* Site-Outage Notice: Our engineering elves will be tweaking the Shmoop site from Monday, December 22 10:00 PM PST to Tuesday, December 23 5:00 AM PST. The site will be unavailable during this time.
© 2014 Shmoop University, Inc. All rights reserved.
In the Penal Colony

In the Penal Colony

by Franz Kafka

Tradition and Custom Quotes

How we cite our quotes:

Quote #4

[The officer:] "During the old Commandant's lifetime the colony was full of his adherents; his strength of conviction I still have in some measure, but not an atom of his power; consequently, the adherents have skulked out of sight, there are still many of them but none of them will admit it." (22)

It's now quite clear that the officer's tradition is falling apart. What he says raises several questions, though. Do we believe him that there are still many adherents, or is he the only one? Were the "adherents" of the old days, if they've stopped being adherents, ever adherents in the first place? And has anything stepped up to replace the old convictions?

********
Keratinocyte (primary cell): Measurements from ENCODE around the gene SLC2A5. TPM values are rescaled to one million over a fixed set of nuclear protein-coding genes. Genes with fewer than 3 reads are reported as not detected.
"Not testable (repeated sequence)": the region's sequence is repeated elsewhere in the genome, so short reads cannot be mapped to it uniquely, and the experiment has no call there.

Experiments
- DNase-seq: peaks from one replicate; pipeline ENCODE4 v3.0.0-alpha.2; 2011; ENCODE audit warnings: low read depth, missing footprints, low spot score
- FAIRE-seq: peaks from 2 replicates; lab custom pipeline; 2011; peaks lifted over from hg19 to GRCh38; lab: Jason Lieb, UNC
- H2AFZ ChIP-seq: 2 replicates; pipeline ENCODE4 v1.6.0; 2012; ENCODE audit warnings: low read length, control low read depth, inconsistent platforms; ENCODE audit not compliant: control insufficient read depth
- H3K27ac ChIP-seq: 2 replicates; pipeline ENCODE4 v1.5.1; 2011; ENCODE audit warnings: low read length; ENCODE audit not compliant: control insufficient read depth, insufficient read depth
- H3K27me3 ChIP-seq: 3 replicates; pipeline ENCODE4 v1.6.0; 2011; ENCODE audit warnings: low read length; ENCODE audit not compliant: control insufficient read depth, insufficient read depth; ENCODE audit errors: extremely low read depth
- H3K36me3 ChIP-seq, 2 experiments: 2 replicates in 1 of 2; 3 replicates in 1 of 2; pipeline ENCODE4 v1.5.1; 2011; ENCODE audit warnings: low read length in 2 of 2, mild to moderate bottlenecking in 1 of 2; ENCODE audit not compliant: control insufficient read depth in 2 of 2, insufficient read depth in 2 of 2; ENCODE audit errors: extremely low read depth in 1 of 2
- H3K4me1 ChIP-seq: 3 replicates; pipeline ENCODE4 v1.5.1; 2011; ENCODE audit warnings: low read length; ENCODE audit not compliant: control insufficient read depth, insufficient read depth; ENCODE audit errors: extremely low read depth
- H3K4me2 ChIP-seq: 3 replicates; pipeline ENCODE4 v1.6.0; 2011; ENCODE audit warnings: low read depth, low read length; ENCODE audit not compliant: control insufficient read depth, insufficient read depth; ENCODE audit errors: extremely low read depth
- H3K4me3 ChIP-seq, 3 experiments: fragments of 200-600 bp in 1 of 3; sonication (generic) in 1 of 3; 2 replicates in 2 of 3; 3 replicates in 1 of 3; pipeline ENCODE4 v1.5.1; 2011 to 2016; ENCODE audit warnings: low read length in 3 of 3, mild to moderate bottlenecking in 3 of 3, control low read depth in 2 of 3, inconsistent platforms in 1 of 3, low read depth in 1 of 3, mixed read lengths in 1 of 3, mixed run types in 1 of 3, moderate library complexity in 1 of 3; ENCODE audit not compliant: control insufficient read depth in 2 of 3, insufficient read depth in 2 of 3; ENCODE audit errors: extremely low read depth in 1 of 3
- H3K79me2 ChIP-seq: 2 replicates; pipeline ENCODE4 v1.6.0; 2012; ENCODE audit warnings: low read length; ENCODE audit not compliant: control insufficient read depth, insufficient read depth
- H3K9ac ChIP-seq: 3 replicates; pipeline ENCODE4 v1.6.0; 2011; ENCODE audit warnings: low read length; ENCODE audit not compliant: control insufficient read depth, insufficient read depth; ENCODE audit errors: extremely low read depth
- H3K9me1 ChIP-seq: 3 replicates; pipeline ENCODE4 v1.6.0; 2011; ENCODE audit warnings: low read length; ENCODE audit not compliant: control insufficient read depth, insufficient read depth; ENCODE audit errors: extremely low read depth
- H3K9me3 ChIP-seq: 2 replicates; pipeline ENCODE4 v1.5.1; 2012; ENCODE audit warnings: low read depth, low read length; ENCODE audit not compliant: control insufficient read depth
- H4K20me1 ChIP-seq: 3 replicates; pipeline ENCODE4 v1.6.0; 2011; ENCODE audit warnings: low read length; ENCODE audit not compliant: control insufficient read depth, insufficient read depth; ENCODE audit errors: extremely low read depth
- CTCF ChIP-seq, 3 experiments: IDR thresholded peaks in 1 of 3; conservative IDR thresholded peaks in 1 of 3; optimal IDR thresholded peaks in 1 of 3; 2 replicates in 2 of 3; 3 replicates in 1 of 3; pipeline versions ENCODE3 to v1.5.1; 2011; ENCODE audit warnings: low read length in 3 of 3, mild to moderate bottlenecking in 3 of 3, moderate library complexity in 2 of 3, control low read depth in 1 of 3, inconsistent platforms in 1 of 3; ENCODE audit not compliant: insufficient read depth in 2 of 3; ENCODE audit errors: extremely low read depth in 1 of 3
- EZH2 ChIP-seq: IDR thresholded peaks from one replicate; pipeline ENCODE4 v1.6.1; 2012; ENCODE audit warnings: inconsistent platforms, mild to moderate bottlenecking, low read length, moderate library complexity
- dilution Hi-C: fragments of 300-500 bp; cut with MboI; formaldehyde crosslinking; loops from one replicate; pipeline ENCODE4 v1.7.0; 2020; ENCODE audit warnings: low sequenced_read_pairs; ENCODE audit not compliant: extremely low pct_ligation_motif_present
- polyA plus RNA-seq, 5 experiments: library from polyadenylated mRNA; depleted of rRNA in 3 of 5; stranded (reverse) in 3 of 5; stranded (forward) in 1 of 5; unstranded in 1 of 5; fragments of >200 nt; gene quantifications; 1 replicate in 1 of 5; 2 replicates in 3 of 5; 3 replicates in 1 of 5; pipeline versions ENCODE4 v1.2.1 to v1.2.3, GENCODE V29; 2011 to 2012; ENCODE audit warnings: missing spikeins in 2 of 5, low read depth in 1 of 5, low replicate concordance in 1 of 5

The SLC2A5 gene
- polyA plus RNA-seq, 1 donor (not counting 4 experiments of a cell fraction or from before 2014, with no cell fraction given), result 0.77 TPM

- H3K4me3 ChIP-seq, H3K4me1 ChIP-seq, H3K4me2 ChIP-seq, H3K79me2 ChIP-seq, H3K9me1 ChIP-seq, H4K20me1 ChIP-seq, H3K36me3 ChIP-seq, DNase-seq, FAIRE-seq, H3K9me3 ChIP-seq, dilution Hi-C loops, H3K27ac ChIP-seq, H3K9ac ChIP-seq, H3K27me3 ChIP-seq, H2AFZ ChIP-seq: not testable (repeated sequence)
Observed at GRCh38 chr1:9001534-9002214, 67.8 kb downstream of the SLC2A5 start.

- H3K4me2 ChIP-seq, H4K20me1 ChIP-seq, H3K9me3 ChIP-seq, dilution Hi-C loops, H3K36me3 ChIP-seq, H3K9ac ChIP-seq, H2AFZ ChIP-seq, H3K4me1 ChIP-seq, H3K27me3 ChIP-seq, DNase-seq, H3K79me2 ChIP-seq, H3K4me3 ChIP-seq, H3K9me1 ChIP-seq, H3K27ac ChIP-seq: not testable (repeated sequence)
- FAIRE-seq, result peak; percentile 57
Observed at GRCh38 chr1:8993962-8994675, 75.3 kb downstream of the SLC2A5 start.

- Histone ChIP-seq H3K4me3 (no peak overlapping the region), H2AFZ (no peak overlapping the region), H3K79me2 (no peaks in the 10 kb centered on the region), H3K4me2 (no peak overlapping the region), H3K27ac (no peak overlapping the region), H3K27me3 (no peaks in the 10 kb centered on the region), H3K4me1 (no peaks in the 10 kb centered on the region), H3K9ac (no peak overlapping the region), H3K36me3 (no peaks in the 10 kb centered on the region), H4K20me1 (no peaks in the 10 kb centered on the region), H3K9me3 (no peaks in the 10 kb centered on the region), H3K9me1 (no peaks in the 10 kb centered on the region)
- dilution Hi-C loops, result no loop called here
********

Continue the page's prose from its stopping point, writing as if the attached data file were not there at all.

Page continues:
Quote #5

"I didn't want to upset you," he [the officer] said, "I know it is impossible to make those days credible now." (23)

The officer admits there is something mythical-sounding or unbelievable about the days of the old Commandant, as he describes them. This adds more to the somewhat religious aura around the guy. It also raises the question of how much we should believe the officer's descriptions of the past. Are they true, if hard to believe, or hopelessly exaggerated or idealized?

People who Shmooped this also Shmooped...

Noodle's College Search